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Getting Fishy Without Getting Wet

January 12, 2010

May 26, 2009

There are plenty of fish around, but I’m not catching. My favorite honey holes have been suspiciously barren of the normally ubiqitous 22- to 25- inch almost-keeper striped bass that make me pine for a slot-fish system like the one in Maine, which allows anglers to keep fish from 20 to 26 inches and those bigguns over 40. There have been some small schoolies taken in some of the regular spots, while other tried and true schoolie spots have remained totally fishless. At the same time, Cape Cod Bay has been hot with keepers, the Canal is cooking and the Sound has yielded some nice big fish. The tip of Nauset inlet is already closed off for piping plovers or some such thing, which is depressing as the big schools have not yet arrived. P-Town has had some large fish, and the blues are already getting hooked from the beach as near as Harwich. The appearance of bluefish casts a pall over my squid-fishing fantasies, which, at present, remain one part imagination and one part reminiscence (and another part sheer frustration.)

I promised myself I wouldn’t go nutty for surf-fishing until the baby was at least 3…or maybe 5. I just can’t juggle living according to the diaper change clock while I’m living and breathing the tide chart and the moon phase and the fish reports and the wind and the bait situation. If you have been caught by the beach fishing bug, you know what I mean. I swore I would completely abandon the hunt for bass, but that declaration may have been a castle made of sand.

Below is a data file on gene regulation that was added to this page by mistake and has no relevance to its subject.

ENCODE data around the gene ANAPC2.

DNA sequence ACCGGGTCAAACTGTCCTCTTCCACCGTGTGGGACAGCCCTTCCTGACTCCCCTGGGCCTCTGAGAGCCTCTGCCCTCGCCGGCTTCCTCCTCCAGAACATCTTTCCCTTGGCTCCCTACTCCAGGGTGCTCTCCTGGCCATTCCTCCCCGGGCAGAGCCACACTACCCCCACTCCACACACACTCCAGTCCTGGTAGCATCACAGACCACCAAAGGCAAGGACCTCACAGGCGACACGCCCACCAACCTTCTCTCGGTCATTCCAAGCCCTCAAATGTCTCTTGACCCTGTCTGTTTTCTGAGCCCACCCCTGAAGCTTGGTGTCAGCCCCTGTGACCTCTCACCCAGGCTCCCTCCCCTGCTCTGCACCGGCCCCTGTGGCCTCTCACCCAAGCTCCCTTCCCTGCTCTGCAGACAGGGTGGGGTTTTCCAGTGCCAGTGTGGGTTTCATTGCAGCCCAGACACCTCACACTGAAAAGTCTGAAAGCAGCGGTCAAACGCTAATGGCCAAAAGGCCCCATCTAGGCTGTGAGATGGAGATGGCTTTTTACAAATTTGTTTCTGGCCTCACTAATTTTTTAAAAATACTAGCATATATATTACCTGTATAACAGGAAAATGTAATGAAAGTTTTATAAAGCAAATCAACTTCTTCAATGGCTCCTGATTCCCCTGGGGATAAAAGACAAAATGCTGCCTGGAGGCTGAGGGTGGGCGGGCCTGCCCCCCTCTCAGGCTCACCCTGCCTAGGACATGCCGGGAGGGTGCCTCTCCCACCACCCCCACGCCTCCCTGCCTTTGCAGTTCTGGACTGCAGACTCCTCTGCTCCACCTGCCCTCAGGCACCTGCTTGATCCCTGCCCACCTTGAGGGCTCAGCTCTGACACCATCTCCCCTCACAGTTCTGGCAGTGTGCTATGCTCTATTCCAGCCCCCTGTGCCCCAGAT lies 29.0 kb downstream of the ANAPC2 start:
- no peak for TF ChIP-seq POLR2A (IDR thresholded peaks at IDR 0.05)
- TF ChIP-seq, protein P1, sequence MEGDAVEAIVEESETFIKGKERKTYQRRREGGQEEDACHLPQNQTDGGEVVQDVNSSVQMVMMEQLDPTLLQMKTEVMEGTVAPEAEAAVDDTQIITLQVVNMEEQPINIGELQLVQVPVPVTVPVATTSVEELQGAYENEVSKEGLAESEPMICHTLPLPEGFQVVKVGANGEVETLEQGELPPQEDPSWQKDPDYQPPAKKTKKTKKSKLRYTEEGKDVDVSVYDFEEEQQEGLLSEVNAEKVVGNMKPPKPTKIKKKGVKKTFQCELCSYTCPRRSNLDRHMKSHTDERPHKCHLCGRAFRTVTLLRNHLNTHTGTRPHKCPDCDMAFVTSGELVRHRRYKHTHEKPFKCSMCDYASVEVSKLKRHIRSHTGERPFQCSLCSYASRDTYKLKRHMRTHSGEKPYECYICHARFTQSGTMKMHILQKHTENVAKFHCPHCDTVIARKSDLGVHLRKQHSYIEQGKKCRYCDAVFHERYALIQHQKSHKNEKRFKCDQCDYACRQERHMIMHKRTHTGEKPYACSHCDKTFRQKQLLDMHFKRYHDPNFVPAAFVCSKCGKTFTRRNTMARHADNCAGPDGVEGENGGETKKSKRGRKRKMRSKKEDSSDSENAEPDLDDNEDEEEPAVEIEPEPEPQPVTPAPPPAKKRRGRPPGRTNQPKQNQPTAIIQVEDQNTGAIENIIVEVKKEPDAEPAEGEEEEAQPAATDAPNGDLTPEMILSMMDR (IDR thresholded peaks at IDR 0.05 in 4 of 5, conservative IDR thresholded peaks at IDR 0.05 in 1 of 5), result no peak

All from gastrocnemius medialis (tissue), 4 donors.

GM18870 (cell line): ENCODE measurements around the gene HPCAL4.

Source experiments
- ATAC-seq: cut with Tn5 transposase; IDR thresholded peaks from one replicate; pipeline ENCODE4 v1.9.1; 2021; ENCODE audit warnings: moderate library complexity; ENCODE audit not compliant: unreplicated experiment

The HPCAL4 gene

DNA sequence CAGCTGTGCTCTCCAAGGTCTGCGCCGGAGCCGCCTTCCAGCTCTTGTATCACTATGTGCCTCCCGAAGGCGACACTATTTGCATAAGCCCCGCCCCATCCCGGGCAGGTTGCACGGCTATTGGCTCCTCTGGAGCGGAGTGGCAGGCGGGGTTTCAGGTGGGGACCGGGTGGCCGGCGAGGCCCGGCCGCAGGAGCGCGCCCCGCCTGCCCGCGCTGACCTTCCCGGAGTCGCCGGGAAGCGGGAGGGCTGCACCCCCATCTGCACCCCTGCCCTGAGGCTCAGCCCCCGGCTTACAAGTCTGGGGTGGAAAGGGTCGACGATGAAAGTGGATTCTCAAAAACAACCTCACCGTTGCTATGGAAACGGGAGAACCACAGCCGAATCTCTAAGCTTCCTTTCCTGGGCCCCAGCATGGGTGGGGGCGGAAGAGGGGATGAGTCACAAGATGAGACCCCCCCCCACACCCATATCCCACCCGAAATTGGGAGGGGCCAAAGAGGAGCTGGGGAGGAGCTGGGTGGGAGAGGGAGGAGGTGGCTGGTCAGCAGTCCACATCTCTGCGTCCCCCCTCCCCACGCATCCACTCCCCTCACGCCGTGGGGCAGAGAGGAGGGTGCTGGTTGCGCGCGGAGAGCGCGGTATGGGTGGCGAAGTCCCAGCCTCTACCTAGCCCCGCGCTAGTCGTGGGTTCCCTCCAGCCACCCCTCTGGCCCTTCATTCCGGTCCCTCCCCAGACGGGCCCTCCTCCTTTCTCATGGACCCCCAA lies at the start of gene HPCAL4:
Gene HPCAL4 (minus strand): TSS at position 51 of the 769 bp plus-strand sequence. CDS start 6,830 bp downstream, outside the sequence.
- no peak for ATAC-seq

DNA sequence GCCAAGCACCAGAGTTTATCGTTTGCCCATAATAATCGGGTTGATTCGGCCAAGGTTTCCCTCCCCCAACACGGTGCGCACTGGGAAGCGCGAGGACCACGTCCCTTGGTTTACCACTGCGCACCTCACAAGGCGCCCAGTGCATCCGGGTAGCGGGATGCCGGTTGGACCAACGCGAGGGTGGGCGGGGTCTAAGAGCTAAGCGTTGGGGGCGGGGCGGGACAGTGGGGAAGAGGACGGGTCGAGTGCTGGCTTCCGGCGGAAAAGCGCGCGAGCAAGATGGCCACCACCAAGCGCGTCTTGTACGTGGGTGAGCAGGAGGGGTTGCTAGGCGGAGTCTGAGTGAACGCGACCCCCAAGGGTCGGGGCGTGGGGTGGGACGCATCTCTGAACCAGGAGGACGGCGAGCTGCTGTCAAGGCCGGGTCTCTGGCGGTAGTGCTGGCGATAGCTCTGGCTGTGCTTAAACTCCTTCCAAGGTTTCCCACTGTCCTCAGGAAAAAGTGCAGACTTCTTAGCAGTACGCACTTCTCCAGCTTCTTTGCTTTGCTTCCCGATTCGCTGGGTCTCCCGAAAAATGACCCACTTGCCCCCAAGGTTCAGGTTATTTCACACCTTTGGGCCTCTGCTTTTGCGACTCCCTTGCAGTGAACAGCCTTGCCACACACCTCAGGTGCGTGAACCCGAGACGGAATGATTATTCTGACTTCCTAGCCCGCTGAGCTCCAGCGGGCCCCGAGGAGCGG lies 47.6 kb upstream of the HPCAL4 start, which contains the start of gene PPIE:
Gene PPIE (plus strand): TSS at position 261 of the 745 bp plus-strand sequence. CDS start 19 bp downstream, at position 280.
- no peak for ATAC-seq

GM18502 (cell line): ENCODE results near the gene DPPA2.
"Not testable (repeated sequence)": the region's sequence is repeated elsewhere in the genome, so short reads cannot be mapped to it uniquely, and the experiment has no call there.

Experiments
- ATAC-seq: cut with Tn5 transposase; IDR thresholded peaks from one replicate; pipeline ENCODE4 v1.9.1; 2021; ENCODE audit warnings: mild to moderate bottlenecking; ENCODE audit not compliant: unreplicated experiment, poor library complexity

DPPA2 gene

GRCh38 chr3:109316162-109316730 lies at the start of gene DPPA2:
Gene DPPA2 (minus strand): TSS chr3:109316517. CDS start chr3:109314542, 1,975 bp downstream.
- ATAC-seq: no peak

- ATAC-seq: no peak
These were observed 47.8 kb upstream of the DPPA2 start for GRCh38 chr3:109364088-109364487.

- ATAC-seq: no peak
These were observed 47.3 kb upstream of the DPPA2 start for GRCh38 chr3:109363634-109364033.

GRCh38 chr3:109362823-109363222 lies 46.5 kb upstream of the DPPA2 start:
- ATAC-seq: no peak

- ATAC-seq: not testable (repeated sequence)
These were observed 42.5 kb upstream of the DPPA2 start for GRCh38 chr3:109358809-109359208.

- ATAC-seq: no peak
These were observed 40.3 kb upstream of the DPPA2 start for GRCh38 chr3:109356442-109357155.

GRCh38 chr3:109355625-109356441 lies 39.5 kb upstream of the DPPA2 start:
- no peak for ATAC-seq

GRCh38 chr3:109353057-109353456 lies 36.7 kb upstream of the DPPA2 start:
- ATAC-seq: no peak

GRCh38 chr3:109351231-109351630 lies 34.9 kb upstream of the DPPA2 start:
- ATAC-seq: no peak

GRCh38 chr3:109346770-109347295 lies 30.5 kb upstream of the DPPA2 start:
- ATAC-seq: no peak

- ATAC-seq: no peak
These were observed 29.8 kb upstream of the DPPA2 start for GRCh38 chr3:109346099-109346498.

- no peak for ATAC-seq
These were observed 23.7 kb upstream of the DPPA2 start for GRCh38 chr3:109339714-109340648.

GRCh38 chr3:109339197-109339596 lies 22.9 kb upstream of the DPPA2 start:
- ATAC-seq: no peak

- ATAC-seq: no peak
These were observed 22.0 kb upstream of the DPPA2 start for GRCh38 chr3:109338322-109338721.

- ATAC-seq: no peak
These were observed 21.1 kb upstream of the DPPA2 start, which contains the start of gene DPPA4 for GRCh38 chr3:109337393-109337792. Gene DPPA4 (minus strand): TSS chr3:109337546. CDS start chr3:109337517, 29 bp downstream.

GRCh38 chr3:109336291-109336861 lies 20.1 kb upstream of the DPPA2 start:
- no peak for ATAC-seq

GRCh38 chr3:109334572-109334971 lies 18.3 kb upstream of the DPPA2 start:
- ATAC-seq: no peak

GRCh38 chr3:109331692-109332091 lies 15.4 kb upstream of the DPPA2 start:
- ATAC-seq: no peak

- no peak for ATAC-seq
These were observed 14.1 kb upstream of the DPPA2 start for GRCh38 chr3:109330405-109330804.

We’ll see what happens, but I don’t think nights on the beach are in my near future. I have made a few casts, and the tell-tale thunk I wished for came from the baby grabbing the butt of my rod from his roost in the backpack. He has a great sense of humor. He likes hikes; he just likes it when he’s doing the hiking. He loves the water; he just loves being in the water. As best I can figure, I have about 3 casts at any one location, which is a pretty good technique, as long as there are fish in a few of those spots. I haven’t had that pleasure.

My idea for doing a little spring-run fishing (no pressure, just for yucks) was to hike Nauset’s Outer Beach with the baby in the pack and cast around for stripers. Unfortunately, the surf-fishing season is a little delayed, maybe by a few weeks. And the baby is hip to the beach and wants his feet in the sand, not dangling out of a pack. We fished the turn of the tide at the inlet recently, and he was keen to reel in the lure. I sat on the sand and made myself  into a fighting chair, holding the rod as he reeled. He is very strong and surprisingly adept at handling a reel – an old pro at 20 months with an honest pin-worthy white perch on his record as the first fish he’s reeled in on his own, with rod-holding assistant, of course.